Crisis Counseling: One Girl’s Path From Trauma to Self-Sufficiency

By Michelle Watts

When I was 21 years old I lost my 18 year old brother in a tragic car accident. It was a very traumatic experience for my family and me, but especially for my mother. Our brother was her only son and her youngest child. I watched as over the years her grief became complicated and hardened her heart. She no longer had the capacity to express joy and empathy for herself or others. At the time I thought that if I ever had the opportunity to support a person with managing and healing from their grief, it would be a humbling honor.


Michelle Watts

In 2011, the opportunity presented itself to me. Through the Catholic Charities of the East Bay’s Crisis Response and Support Network, I began providing trauma counseling to the families’ impacted by the chronic violence and trauma in their communities. I found my passion, working with individuals impacted by poverty, violence and untreated complex trauma. We help by supporting families in the initial stages of their raw and visceral grief and loss. We intervene days and sometimes hours after a homicide or shooting takes place in the community. We provide therapeutic treatment for grief and complex trauma and case management services to support families with housing and employment to achieve one of our core missions at CCEB, “Fostering Self-Sufficiency.”

In early 2011, I had the distinct privilege of working with a young woman whose father was shot and killed in front of their house. Though she attempted to provide CPR to her father it was devastating when he died in her arms. She lived a challenging early childhood. Her parents were both involved heavily in substance abuse. As a result, she suffered profoundly from neglect. When I met her, she had not completed high school, had no job skills or experience and had a three month old child to take care. She was estranged from her mother and involved in an unhealthy relationship where her partner victimized her through relational aggression.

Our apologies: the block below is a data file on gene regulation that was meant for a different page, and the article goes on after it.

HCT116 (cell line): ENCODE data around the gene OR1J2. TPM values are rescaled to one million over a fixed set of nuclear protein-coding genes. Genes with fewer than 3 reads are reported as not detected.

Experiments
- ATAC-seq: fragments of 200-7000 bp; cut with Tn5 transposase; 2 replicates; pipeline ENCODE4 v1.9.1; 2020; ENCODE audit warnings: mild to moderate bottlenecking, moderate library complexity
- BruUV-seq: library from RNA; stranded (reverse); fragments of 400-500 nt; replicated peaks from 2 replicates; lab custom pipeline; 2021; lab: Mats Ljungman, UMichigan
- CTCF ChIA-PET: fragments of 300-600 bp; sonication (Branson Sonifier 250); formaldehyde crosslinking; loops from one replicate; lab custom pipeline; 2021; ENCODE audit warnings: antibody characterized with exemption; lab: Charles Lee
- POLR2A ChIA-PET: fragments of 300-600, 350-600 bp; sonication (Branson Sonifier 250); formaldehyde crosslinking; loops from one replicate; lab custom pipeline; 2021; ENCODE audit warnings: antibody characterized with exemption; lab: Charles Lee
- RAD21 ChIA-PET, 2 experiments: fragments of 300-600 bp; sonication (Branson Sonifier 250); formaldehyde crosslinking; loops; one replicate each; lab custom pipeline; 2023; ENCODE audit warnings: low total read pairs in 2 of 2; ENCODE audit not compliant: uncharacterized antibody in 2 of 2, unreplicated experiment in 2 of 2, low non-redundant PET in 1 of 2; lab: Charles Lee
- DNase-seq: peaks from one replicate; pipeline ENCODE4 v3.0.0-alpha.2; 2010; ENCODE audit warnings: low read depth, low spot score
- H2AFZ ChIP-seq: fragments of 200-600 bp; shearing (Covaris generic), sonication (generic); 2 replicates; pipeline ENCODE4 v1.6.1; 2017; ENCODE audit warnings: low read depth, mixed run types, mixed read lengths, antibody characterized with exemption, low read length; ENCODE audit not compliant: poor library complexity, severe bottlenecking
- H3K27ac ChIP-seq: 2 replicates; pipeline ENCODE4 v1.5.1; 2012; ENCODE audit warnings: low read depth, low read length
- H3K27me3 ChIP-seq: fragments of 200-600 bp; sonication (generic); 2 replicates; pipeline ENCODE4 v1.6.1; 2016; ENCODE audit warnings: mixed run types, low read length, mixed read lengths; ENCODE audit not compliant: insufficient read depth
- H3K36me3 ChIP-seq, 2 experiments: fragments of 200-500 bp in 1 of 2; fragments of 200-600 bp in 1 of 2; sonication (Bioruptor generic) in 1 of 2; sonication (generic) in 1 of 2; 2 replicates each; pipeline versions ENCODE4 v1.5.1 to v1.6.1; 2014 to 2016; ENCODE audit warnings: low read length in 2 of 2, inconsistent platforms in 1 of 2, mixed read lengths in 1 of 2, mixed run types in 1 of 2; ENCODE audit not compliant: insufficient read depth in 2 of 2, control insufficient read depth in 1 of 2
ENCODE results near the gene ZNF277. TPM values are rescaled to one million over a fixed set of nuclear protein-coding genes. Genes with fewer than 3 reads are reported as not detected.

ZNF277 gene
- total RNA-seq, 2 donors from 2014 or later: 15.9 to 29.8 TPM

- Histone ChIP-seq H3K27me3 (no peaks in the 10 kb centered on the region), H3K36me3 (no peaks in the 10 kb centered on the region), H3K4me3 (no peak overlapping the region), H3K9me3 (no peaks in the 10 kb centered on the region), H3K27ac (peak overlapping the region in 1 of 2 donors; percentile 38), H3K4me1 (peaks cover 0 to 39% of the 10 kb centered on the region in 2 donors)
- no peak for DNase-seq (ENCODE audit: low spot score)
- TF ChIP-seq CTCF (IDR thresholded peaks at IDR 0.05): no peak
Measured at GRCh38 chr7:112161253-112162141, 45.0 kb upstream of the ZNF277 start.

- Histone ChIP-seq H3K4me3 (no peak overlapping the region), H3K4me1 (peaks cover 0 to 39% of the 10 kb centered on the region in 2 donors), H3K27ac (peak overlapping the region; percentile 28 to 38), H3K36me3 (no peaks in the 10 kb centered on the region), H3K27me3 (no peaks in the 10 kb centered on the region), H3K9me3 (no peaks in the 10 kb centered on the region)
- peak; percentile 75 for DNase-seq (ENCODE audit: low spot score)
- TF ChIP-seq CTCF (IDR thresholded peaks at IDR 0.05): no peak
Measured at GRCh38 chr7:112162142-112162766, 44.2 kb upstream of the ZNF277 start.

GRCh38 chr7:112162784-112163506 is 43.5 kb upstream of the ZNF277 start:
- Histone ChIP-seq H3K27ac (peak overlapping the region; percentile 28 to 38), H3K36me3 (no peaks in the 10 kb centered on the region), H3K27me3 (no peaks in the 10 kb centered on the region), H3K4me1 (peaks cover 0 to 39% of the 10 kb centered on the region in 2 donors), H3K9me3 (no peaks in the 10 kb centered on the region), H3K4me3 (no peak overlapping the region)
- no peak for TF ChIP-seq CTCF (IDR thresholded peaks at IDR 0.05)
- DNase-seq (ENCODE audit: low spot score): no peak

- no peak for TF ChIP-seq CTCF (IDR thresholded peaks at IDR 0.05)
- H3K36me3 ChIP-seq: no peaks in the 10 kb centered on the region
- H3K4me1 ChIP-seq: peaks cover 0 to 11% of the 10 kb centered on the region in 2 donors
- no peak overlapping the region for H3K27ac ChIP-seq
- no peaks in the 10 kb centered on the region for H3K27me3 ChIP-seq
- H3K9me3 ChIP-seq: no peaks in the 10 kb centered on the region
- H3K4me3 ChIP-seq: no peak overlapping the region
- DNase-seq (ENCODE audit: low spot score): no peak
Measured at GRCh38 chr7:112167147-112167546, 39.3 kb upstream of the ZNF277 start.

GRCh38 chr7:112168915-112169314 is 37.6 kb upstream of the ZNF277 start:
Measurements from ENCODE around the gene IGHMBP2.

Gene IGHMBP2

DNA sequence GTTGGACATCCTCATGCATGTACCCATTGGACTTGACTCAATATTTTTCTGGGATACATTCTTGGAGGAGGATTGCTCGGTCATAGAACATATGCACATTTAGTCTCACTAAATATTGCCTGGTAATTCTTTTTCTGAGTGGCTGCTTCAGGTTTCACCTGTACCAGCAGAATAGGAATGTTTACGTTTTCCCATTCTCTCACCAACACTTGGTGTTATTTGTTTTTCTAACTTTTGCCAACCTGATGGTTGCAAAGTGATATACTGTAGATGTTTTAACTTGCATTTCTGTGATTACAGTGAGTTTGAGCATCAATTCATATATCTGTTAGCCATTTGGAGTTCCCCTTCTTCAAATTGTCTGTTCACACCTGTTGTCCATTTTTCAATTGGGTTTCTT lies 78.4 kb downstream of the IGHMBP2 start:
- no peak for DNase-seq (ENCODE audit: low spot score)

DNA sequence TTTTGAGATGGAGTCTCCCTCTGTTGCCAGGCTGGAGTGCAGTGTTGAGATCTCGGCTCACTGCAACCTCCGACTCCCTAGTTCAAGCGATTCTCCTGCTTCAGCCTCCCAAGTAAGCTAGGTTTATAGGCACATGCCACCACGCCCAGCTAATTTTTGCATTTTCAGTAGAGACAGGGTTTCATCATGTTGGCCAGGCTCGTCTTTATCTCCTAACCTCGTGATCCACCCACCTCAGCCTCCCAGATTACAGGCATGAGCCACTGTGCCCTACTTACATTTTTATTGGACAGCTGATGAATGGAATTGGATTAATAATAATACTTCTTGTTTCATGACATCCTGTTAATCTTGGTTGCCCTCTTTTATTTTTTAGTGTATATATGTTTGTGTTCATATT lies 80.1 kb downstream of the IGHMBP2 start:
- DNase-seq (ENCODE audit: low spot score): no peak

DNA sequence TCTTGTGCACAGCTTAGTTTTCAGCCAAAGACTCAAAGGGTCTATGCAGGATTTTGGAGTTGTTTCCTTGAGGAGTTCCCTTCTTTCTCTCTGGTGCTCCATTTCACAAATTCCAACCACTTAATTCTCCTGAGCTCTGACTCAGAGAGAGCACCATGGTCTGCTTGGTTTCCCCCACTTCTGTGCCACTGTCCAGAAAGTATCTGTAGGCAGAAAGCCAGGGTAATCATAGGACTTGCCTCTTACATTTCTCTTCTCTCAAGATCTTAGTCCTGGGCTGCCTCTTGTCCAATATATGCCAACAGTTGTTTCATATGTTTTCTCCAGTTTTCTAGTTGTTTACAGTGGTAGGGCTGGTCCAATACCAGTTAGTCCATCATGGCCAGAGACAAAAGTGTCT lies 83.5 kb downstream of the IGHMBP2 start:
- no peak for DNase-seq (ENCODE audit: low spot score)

She was open to therapy and open to healing circles for her family. She carried the torch of hope for the positive future for herself and her family. She worked hard in therapy to heal. She was proactive in finding stable housing. Together we developed a Life Plan and she followed it with determination and courage. Since 2011, she has obtained her GED, taken “Positive Parenting” classes and taken four full semesters of college, achieving a 3.0 GPA and above. She is currently employed and financially stable. She has also reengaged in a relationship with her mother and is currently her primary caretaker. She is bravely and compassionately supporting her two older siblings in developing a Life Plan. She has managed to extract herself from the domestic violence relationship and has moved on to find love and support in her life. I still meet with her once a month to support her continued healing and to maintain the positive and supportive relationship we built.

Now, this is a remarkable story of healing, courage and resilience. This young lady has not only taken steps to survive and heal, she is beginning the process of thriving. Unfortunately, not all our clients’ possess the capacity to address their grief and healing. Their mere survival is a daily struggle. And still I hold hope and believe in the power of the human spirit to heal.

Working for Catholic Charities of the East Bay has served to support the “wounded healer” in me. I found my way of understanding my grief. My work has provided me with the tools to support others in a meaningful way. I began to realize that a more expansive and empowered part of myself was born as a result of my work. I remain excited, humble and feel so grateful to continue to care for and support others in their healing process.

I encourage you to come and see how crisis response team are “Healing Trauma” and transforming lives by providing immediate and sustained support to those who suffer. Our Transforming Lives Tours are on the second and third Thursday of every month at our main office located on 433 Jefferson Street, Oakland. Please contact Debra Gunn at 510-768-3142 or